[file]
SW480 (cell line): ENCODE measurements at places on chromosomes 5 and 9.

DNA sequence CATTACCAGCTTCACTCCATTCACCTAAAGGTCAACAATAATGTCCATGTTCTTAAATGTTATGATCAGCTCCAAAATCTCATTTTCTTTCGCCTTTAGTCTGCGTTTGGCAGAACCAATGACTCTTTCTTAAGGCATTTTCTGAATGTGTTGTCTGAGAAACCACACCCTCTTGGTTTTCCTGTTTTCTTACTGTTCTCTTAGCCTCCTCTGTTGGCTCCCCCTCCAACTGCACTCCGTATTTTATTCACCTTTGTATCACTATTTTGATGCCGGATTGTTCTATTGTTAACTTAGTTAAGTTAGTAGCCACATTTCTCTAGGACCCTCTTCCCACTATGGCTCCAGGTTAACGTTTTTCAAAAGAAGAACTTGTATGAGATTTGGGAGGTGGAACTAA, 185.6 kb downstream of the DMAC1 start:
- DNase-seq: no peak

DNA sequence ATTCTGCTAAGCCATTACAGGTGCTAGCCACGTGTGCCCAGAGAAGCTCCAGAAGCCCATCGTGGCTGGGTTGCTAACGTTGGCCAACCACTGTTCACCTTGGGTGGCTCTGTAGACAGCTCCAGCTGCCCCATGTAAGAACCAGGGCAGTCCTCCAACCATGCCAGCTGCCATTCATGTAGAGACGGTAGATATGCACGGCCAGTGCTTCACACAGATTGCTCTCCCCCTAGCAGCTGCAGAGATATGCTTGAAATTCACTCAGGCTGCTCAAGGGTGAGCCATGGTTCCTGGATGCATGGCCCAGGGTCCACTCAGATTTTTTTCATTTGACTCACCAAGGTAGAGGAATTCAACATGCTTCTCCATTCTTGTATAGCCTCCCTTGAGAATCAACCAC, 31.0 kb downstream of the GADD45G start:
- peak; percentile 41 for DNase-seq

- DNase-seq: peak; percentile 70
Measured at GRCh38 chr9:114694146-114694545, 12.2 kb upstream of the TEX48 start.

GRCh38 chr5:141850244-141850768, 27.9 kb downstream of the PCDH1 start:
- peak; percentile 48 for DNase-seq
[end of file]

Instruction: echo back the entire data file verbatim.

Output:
SW480 (cell line): ENCODE measurements at places on chromosomes 5 and 9.

DNA sequence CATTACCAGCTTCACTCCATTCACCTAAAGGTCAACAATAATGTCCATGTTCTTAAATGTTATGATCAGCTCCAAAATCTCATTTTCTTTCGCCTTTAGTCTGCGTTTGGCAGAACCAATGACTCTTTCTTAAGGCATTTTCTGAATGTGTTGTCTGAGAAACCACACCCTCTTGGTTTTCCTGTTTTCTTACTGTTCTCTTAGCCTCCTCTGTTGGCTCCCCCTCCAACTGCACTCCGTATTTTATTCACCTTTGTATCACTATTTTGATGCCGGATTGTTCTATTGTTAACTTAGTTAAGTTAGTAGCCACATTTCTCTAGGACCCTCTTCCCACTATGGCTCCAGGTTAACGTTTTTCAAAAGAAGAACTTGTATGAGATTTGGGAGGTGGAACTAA, 185.6 kb downstream of the DMAC1 start:
- DNase-seq: no peak

DNA sequence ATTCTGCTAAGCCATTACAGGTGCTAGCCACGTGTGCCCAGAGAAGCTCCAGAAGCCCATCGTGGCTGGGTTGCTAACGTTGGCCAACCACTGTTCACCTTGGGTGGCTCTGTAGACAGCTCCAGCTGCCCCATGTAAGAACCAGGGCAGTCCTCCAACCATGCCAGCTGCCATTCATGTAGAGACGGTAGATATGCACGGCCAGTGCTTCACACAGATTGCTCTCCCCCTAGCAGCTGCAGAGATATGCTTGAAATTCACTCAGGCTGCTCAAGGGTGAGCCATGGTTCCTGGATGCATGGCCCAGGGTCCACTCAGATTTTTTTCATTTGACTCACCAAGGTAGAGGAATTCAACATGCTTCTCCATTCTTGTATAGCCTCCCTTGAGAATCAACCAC, 31.0 kb downstream of the GADD45G start:
- peak; percentile 41 for DNase-seq

- DNase-seq: peak; percentile 70
Measured at GRCh38 chr9:114694146-114694545, 12.2 kb upstream of the TEX48 start.

GRCh38 chr5:141850244-141850768, 27.9 kb downstream of the PCDH1 start:
- peak; percentile 48 for DNase-seq